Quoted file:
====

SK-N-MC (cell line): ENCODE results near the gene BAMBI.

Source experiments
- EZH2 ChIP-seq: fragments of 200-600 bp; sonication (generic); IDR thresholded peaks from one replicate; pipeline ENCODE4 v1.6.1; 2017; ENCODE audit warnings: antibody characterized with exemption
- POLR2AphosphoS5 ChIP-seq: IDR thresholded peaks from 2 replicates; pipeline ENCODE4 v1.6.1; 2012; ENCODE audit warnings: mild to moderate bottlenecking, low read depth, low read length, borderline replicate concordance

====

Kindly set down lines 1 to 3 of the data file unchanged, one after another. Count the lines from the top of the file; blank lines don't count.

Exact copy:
SK-N-MC (cell line): ENCODE results near the gene BAMBI.

Source experiments
- EZH2 ChIP-seq: fragments of 200-600 bp; sonication (generic); IDR thresholded peaks from one replicate; pipeline ENCODE4 v1.6.1; 2017; ENCODE audit warnings: antibody characterized with exemption